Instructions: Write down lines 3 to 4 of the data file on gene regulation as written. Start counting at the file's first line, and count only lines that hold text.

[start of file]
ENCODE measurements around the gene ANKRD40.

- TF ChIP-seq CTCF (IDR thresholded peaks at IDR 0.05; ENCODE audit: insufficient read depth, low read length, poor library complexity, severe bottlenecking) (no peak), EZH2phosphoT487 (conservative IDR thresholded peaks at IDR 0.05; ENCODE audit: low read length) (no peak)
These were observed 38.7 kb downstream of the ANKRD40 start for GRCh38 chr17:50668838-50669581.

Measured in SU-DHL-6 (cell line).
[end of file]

These were observed 38.7 kb downstream of the ANKRD40 start for GRCh38 chr17:50668838-50669581.

Measured in SU-DHL-6 (cell line).